I have a confession to make; I do sometimes judge a book by its cover – or more accurately, I can’t resist a book with stunning artwork. Great Minds is one such book, and it’s as eye-catching on the inside as it is on the outside. Indeed, André Ducci‘s graphic novel style fills every page with bold colour (just take a peek at images below!), and the contents are bright both in style and ideas.
Covering 2500 years of thinkers and philosophy, authors Joan Haig and Joan Lennon take us on a surprising, thought-provoking journey across time and cultures, from Confucius to the present day in a narrative that will get us all thinking.
I’m so pleased to be kicking off the Great Minds Blog Tour today by shining a light on André Ducci’s artistic talent. Read on to learn more about the artist, his creative process, and his tips for budding illustrators – and how we almost lost him to veterinary science!
1. Can you tell us a bit about yourself?
In a short version, I am a Brazilian illustrator and cartoonist with a degree in art, more specifically as a printmaker, now based in a small beach town near Rome with my family.
2. Was being an illustrator your dream as a child?
Not exactly. I’ve been drawing since I was a little boy and it’s always been one of my favorite things to do. However, I didn’t see this as a professional possibility and therefore I grew up thinking about being a veterinarian. When I started thinking about it seriously I realized that I didn’t have the profile to deal with anyone’s health and so the illustration prevailed. So far it looks like it’s been the right road 🙂
3. What does a typical day look like for you?
Well, usually I have breakfast with the family, do some quick home care, and sit in my workspace. At the end of the day, I go on a bike trail that in the summer can end in a swim in the sea.
4. Great Minds and its companion book, Talking History (Templar 2021), are both visually stunning books – what inspired the striking artwork?
Thanks! This is work that I am very proud of! I used a lot of my background as a comic artist and took a lot of inspiration from vintage posters to create the visual structure of these books.The narrative structure of the book turns out to be very inspiring in itself, as each chapter takes us to a different culture or era, from which I was able to take advantage of various graphic elements to enrich the stories presented.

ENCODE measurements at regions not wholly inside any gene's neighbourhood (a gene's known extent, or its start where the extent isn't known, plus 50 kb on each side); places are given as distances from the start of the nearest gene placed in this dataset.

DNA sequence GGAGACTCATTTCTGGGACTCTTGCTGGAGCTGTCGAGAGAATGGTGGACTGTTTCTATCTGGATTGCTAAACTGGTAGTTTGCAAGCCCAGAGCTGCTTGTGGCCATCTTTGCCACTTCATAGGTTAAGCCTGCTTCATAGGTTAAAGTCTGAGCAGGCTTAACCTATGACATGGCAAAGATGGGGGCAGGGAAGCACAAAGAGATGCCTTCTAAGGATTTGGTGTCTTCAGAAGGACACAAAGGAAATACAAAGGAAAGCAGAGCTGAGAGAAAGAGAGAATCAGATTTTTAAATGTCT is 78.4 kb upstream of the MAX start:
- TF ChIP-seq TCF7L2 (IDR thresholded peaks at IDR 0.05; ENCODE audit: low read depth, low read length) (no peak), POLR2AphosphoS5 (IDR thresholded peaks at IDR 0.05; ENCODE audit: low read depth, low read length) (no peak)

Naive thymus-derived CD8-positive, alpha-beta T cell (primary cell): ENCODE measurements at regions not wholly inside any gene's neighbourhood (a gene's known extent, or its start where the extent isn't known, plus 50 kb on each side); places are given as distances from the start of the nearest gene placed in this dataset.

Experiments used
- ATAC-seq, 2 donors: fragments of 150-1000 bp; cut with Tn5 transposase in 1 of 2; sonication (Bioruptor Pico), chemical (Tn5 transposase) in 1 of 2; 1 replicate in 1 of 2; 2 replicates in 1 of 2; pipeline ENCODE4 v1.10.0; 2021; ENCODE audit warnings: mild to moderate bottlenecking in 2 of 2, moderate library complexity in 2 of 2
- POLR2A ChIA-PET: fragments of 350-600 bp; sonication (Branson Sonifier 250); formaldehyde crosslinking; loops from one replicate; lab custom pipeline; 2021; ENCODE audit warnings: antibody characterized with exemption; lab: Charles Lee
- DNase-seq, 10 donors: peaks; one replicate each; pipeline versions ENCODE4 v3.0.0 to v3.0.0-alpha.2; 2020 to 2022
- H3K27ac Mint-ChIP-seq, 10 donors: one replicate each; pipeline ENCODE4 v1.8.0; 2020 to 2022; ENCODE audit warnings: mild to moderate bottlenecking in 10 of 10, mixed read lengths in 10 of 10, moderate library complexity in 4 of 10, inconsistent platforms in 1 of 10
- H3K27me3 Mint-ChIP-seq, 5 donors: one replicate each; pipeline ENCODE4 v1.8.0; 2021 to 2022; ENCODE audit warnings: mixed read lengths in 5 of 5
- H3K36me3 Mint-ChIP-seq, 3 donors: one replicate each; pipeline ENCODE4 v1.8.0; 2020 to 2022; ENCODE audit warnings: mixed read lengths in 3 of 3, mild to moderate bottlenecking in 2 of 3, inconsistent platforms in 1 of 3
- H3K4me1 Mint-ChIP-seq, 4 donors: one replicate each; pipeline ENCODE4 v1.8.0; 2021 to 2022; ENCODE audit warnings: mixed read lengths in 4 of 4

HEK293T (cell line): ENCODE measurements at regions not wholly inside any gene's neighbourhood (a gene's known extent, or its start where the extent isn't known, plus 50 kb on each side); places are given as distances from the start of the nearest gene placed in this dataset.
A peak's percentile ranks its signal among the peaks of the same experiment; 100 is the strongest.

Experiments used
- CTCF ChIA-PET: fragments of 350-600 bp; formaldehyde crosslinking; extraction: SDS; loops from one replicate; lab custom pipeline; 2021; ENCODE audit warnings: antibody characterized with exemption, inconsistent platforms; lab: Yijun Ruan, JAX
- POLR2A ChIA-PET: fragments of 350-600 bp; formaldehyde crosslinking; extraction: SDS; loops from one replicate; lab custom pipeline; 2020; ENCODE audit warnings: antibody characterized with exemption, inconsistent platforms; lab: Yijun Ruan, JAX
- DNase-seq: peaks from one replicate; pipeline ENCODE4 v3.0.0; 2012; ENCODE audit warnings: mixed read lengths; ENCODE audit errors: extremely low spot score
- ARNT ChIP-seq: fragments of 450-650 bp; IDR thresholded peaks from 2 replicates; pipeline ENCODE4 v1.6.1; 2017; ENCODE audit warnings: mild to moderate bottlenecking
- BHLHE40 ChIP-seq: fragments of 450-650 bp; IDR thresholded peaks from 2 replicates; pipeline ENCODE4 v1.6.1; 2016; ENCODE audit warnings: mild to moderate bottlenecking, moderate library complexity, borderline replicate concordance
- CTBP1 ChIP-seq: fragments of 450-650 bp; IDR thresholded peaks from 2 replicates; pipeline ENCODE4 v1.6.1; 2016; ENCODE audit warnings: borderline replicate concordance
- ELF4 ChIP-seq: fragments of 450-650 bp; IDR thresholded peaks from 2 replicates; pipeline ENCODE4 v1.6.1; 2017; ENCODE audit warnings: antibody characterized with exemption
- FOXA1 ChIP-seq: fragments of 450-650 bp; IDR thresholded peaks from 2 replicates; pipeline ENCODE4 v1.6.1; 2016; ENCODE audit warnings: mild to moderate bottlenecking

It’s the kind of work I love to do. Being a great source of learning.
5. How much creative freedom do you have when creating illustrations for children’s books?
A lot! Child readers tend to be very open to graphic experimentation and being surprised.
6. How long did it take you to illustrate the books? Can you share some of your work?
Sure! About 1 year. It is a very detailed work that demands a lot of attention and affection.
7. What advice would you give young illustrators hoping to make a career in illustration?
Now with the evolution of AIs the scenario is a bit uncertain, but I would say to practice a lot, with the most varied styles and techniques until you find your own style. I’d also advise to stay in touch with the community, with real people and be aware of your surroundings. It’s very important to remember to stretch too haha
8. Are there any art materials (physical or virtual) that you couldn’t live without?
Not exactly. At the moment I’ve been pretty computer dependent as I’ve developed a style that is predominantly digital. But I’ve been missing making prints again, especially woodcuts. Hope to find time soon for that. But a pencil and a notebook are enough to make me happy.
Keep an eye on the rest of the Blog Tour which will take us all the way to Non Fiction November – the perfect time to be celebrating this eye-catching book which, you’ll be pleased to know, is OUT NOW!